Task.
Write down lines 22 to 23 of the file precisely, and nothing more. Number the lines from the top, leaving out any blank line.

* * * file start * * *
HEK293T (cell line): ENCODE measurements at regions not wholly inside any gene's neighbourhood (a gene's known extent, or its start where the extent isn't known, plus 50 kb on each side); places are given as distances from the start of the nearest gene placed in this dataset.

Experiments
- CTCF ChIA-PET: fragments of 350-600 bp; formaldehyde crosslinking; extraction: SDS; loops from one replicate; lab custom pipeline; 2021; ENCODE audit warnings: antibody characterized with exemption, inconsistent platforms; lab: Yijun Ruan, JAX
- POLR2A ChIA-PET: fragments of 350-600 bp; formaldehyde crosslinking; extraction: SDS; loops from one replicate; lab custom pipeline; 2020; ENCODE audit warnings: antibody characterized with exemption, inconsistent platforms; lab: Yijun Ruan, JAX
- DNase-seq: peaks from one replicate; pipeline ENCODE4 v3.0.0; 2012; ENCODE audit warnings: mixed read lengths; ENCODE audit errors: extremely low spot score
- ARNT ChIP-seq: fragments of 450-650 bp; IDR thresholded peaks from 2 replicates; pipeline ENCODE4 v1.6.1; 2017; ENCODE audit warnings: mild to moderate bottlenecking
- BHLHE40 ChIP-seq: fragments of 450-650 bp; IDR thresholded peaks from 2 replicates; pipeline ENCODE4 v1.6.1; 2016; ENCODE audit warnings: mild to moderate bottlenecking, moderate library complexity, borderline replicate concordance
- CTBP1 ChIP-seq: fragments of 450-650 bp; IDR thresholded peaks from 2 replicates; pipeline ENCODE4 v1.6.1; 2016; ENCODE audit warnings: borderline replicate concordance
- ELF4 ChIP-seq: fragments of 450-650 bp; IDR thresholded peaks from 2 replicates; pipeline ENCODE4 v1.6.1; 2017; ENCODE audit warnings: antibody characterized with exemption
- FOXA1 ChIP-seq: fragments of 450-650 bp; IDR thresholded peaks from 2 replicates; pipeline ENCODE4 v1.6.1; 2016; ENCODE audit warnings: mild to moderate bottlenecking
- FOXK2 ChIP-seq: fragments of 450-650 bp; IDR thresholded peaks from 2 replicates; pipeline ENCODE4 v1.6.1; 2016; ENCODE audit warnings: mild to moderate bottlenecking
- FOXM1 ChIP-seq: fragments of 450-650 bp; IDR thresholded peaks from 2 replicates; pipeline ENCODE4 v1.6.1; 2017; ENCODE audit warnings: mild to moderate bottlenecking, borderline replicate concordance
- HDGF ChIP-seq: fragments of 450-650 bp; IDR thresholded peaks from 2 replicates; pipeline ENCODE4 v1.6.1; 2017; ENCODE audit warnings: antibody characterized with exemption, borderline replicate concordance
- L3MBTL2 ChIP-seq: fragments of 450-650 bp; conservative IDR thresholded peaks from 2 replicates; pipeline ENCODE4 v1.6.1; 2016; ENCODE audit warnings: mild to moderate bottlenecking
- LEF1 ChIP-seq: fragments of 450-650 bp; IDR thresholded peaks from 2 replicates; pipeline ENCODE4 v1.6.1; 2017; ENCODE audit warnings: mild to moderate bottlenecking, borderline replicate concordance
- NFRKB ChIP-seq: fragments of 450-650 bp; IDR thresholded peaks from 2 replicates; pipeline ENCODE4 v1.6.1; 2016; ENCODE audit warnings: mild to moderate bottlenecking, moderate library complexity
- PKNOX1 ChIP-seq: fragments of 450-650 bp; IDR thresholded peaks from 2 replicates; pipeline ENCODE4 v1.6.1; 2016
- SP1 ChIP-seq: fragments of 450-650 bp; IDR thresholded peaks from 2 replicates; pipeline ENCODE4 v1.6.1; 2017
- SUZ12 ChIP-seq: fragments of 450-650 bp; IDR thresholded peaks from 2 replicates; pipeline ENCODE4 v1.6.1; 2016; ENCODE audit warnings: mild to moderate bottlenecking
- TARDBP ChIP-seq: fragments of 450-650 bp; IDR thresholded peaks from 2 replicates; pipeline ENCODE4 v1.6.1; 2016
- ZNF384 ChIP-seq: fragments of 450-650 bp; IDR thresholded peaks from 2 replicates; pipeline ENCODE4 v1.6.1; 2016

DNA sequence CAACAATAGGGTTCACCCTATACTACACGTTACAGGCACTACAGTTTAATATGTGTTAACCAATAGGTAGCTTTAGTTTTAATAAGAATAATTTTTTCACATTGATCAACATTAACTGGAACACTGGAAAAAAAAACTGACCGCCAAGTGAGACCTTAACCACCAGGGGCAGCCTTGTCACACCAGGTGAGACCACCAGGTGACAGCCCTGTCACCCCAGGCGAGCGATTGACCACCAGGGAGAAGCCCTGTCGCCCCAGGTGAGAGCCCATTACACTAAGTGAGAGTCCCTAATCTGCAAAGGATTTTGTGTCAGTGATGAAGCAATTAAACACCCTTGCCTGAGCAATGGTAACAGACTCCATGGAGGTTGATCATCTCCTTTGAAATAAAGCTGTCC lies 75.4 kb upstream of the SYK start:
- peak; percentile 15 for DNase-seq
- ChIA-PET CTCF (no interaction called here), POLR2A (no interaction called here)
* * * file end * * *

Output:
DNA sequence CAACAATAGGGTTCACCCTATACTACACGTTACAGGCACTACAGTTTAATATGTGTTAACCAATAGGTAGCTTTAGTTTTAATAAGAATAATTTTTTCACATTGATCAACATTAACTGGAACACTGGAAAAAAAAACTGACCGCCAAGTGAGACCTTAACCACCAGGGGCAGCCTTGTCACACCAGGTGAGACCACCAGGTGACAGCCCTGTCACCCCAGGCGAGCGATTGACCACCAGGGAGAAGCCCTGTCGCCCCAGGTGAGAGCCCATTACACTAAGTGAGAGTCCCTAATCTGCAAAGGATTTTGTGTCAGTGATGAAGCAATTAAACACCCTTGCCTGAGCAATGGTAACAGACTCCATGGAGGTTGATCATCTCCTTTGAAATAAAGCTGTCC lies 75.4 kb upstream of the SYK start:
- peak; percentile 15 for DNase-seq